Grinding / shaping ?

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  • @xellos99 could try using a jig or a plunge guide, I've had good results with both. However, I've just found that regular practice is key - been grinding a blade every night since before xmas, got piles of them all over the place! Until I got some waterjet cut folder blade blanks, I was just profiling the blade shape using wickes mild steel and then (much better) GFS 01 steel (i.e. making no handles) and working through 36 and 60 grits with no expectation I was going to produce something worth progressing. Funny but its like you progress one step forward and two steps back, as a result of getting more confident and trying something new, then messing up but learning from the experience. Very often, something will just click and you have a minor eureka moment but in the process you'll probably have ruined what you were working on. Pleased to say I'm able to produce consistent results in either direction and I'm sure you will too very soon.

    Yes I made a jig but found that because of the design of the jig, when I switched the blade to the other side I would get different result. So I thought to hell with making a better more accurate jig, I will try to get good at flat grinds free hand if I can. I'm not bothered about other grinds, if I can do flat grinds I will be very happy since its my favourite overall. I have 6 more blanks so will try one a day every day and see if I can improve each time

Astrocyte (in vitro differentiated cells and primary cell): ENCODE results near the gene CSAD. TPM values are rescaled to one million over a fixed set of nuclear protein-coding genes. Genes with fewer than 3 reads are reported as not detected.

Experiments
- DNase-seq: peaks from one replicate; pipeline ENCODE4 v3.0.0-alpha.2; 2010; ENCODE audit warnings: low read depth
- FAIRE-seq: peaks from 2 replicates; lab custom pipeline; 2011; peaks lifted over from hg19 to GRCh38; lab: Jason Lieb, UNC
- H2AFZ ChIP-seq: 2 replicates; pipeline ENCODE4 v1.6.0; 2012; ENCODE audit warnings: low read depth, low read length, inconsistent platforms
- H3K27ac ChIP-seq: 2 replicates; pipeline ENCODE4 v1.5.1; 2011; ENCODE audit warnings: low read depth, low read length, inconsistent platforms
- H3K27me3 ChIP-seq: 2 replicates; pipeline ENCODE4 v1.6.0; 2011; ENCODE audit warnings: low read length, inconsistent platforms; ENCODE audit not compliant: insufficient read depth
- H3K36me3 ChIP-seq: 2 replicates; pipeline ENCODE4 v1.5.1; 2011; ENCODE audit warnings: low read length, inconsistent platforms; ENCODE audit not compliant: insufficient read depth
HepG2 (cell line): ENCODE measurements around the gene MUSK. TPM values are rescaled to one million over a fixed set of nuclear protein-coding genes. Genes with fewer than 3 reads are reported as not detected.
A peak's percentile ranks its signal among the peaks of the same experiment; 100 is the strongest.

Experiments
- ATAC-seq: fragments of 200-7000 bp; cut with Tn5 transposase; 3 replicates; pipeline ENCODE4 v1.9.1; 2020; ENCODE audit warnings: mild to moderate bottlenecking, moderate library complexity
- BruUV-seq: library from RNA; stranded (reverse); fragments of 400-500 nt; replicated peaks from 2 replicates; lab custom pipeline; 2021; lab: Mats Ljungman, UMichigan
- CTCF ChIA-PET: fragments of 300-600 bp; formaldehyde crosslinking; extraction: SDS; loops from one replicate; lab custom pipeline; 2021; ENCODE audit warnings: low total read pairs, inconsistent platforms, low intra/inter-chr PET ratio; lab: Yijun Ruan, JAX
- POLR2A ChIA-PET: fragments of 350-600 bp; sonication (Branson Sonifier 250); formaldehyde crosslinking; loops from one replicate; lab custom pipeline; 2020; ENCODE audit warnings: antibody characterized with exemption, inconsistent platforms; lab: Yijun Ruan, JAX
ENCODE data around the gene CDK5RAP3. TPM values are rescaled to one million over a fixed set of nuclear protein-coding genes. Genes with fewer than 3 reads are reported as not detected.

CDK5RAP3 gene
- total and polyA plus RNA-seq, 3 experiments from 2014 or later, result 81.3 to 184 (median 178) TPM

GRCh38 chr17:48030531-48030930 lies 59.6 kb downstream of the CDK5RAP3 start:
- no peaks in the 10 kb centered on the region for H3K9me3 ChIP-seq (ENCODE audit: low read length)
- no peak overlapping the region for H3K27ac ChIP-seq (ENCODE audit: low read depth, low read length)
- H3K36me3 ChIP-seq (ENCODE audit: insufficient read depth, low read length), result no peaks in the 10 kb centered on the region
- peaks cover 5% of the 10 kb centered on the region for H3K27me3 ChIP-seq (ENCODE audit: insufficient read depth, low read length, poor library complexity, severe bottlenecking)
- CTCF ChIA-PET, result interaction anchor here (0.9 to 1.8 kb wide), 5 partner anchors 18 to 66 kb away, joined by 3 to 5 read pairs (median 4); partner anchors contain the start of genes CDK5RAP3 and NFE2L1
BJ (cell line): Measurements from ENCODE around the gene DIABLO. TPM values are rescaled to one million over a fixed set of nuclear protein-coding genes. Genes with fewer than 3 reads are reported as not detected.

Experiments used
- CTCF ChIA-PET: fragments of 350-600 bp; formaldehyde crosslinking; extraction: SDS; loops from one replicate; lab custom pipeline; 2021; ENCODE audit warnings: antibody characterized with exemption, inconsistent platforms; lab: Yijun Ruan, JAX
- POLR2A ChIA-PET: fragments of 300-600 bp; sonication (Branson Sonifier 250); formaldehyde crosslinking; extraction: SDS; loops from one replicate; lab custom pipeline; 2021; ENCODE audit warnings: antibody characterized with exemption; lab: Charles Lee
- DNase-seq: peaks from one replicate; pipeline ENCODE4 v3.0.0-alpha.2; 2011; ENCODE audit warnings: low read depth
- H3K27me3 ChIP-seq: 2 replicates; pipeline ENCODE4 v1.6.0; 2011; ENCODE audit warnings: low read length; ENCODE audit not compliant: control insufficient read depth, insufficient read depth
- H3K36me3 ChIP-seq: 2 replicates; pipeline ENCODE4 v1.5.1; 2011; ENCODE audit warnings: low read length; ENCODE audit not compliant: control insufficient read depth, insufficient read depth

• Check out ekim knives you tube videos - very instructive. Other thing that upped my game was getting some good lighting. Used a head torch initially and now have a couple if led work lights. Also getting used to "letting the belt do the work". Looking back, the first 20 or so attempts were hideous but eventually you produce simething you're proud of!

  • Just seen this thread now, the two wheel grinder posted early on is what I use. Picked it up for under £400 and it's serving me well, if I had the money I would have opted for a KMG style unit. That being said you can still produce some good knives on it. It is limited to hollow grinding which I prefer but there's also a flat platen on top which allows for flattening or tapering of tangs. I only grind freehand, it's the way I was taught, quick and easy once you get a feel for it. The grinder is fairly aggressive and can remove metal fast which works for me as I like to use thicker stock, also makes cutting plunges easier.

    For grooves and contours I use a dremel with the small sanding drums, let's me hold the knife in my hand when I'm handle shaping as opposed to presenting the knife to the grinder. Does require more hand finishing this way as the drums are only available in lower grits. Using smalls wheels and a slack belt would be a better alternative but that requires a variable speed grinder.

    As for belts I use 36 to taper tangs, 60 for bevel grinding and jump straight to 240 from there, this allows me to maintain crisp grind lines. Scotchbrite loaded with green compound gives a nice satin finish.

    Hope this helps


  • They're all junk unfortunately mate, just practice fodder and mostly water-jet cut profiles. The photo looks better than reality - I've blown through most edges by taking the hollow too far up but then I'm not trying to make anything of them at this point, just gaining experience. Couple of quid each for an hour of "reward" ain't a bad return. Going to trial a new magnet-mounted hollow ground cut-out table shortly - have high hopes it'll produce consistent results! Just a suggestion but maybe don't spend time profiling your handles and just practice on the bevel grinding until you can make the rest worth investing in.